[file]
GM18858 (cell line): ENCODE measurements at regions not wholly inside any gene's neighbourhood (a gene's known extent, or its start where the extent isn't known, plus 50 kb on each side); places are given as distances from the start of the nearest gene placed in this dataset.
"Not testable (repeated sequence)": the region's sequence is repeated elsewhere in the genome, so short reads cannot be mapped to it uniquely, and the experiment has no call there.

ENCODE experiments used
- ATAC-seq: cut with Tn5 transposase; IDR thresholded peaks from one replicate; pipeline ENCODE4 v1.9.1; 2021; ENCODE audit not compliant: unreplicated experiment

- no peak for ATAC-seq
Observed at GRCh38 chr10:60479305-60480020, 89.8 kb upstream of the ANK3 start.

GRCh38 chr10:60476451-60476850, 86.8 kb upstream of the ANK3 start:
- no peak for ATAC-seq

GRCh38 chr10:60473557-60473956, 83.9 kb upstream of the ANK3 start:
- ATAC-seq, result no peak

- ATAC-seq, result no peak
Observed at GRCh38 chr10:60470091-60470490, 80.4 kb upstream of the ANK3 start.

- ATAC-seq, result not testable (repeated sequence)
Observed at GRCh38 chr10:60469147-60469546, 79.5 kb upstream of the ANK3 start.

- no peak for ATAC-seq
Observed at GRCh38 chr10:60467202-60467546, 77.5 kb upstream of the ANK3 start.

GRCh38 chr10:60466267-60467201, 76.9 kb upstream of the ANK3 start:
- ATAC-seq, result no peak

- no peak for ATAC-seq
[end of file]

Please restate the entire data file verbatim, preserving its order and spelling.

GM18858 (cell line): ENCODE measurements at regions not wholly inside any gene's neighbourhood (a gene's known extent, or its start where the extent isn't known, plus 50 kb on each side); places are given as distances from the start of the nearest gene placed in this dataset.
"Not testable (repeated sequence)": the region's sequence is repeated elsewhere in the genome, so short reads cannot be mapped to it uniquely, and the experiment has no call there.

ENCODE experiments used
- ATAC-seq: cut with Tn5 transposase; IDR thresholded peaks from one replicate; pipeline ENCODE4 v1.9.1; 2021; ENCODE audit not compliant: unreplicated experiment

- no peak for ATAC-seq
Observed at GRCh38 chr10:60479305-60480020, 89.8 kb upstream of the ANK3 start.

GRCh38 chr10:60476451-60476850, 86.8 kb upstream of the ANK3 start:
- no peak for ATAC-seq

GRCh38 chr10:60473557-60473956, 83.9 kb upstream of the ANK3 start:
- ATAC-seq, result no peak

- ATAC-seq, result no peak
Observed at GRCh38 chr10:60470091-60470490, 80.4 kb upstream of the ANK3 start.

- ATAC-seq, result not testable (repeated sequence)
Observed at GRCh38 chr10:60469147-60469546, 79.5 kb upstream of the ANK3 start.

- no peak for ATAC-seq
Observed at GRCh38 chr10:60467202-60467546, 77.5 kb upstream of the ANK3 start.

GRCh38 chr10:60466267-60467201, 76.9 kb upstream of the ANK3 start:
- ATAC-seq, result no peak

- no peak for ATAC-seq